The higher rate of TCR presentation per vector copy number means that lower titres of vector can be used, whatever the backbone. This has direct benefits with respect to genotoxic risk [26, 27]. Higher actual and effective titres also mean that a greater number of effector cells can be transfused, with less ex vivo expansion required. This saves time, but also means that the transfused population is younger, which has been associated with anti-tumour efficacy [55]. Finally, as mentioned above, the reduction in mispaired TCRs has the direct benefit of reducing cross-reactivity against non-target proteins.

In conclusion, we have been able to confirm the benefits and adaptability of the siTCR concept, and in so doing strengthened the conclusion that such a design is an essential component of TCR gene transfer strategies. We also established the superiority and efficacy of this design in the context of the AUKRA tumour-associated antigen, to such an extent that this vector design might be considered ready to move on to clinical trials.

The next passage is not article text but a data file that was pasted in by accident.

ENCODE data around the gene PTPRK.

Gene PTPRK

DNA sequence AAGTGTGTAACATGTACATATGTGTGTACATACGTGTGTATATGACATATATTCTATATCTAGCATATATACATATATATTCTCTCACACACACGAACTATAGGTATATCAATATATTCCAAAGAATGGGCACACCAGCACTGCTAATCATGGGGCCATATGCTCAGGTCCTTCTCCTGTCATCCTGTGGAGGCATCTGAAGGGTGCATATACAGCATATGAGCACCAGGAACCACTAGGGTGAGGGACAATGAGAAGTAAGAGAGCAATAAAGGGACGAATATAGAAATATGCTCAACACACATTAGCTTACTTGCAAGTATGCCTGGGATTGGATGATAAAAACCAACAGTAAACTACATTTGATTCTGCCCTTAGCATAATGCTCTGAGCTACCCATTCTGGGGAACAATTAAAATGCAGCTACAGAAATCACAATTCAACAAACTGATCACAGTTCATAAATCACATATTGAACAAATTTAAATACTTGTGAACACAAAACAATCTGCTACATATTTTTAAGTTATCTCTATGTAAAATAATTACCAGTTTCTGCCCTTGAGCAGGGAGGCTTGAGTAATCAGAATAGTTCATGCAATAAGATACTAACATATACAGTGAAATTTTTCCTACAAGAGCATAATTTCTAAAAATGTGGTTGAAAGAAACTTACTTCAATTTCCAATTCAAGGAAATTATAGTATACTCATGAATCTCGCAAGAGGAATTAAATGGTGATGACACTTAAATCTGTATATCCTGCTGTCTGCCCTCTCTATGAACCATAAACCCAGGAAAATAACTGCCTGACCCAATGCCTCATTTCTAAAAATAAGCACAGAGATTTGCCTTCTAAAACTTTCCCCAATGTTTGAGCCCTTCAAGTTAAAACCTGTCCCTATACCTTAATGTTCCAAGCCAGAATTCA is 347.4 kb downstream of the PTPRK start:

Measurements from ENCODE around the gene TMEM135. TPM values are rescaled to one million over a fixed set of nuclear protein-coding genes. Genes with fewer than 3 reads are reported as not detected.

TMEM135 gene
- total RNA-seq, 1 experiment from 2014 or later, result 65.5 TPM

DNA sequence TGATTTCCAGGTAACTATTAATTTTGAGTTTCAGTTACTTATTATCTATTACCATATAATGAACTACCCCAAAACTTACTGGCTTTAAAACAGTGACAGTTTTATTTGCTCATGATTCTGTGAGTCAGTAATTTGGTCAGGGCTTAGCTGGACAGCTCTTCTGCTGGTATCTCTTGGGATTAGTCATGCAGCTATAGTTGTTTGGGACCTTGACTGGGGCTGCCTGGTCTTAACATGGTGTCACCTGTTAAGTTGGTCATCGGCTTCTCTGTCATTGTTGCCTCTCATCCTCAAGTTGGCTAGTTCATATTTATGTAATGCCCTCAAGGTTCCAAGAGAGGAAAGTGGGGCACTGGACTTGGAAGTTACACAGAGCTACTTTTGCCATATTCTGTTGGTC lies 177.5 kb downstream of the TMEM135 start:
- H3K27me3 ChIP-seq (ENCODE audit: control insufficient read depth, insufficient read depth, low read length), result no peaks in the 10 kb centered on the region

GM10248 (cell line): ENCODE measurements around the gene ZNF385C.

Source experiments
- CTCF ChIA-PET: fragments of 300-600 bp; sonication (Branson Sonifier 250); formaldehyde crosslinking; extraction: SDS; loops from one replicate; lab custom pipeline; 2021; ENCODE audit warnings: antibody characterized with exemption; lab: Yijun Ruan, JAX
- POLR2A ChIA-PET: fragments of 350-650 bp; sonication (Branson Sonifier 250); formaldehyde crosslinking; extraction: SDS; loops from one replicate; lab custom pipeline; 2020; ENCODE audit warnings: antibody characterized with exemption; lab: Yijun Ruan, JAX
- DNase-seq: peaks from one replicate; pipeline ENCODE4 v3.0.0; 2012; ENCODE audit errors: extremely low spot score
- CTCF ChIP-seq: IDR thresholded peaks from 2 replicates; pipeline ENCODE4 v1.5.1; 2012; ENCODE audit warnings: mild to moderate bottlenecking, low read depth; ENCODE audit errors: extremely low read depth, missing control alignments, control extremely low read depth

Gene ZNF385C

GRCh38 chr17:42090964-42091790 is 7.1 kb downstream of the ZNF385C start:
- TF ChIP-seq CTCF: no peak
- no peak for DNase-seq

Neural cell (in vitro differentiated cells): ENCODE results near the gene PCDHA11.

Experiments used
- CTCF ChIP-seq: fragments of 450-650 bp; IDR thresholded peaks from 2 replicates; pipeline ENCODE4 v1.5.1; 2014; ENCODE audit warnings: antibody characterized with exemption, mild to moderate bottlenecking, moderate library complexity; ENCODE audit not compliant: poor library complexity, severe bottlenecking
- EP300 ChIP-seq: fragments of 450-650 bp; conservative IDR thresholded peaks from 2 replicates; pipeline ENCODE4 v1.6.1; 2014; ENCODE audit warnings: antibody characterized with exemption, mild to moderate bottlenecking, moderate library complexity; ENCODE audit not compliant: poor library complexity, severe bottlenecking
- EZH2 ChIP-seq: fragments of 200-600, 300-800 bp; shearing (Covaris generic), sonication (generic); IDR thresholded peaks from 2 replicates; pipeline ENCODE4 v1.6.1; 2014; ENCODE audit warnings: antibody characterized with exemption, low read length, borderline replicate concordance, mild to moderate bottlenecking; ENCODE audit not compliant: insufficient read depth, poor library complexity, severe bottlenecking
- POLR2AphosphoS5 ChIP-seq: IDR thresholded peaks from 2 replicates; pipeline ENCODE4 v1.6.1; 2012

Supporting Information

S1 Fig. Sketch of ‘siAUK’ and ‘coAUK’ retroviral vectors.

The α- and β-chains of the AURKA-specific TCR were linked with a self-cleaving 2A peptide. The siAUK vector also included an siRNA cluster (A). The coAUK vector lacked the siRNA cluster, but was otherwise identical (B). All of these elements were expressed from the 5’ LTR promoter.


S2 Fig. Vβ12 expression by CD8+ effector cells, relative to vector copy number.

CD8+ cells from three donors were transduced with siAUK or coAUK vectors, at a range of MOIs. Expression of the Vβ12 chain of the transgenic TCR was analysed by flow cytometry. Genomic DNA was also collected from the cells, with vector copy number determined by qPCR. Correlation coefficients were compared using Preacher’s calculation (p>0.05).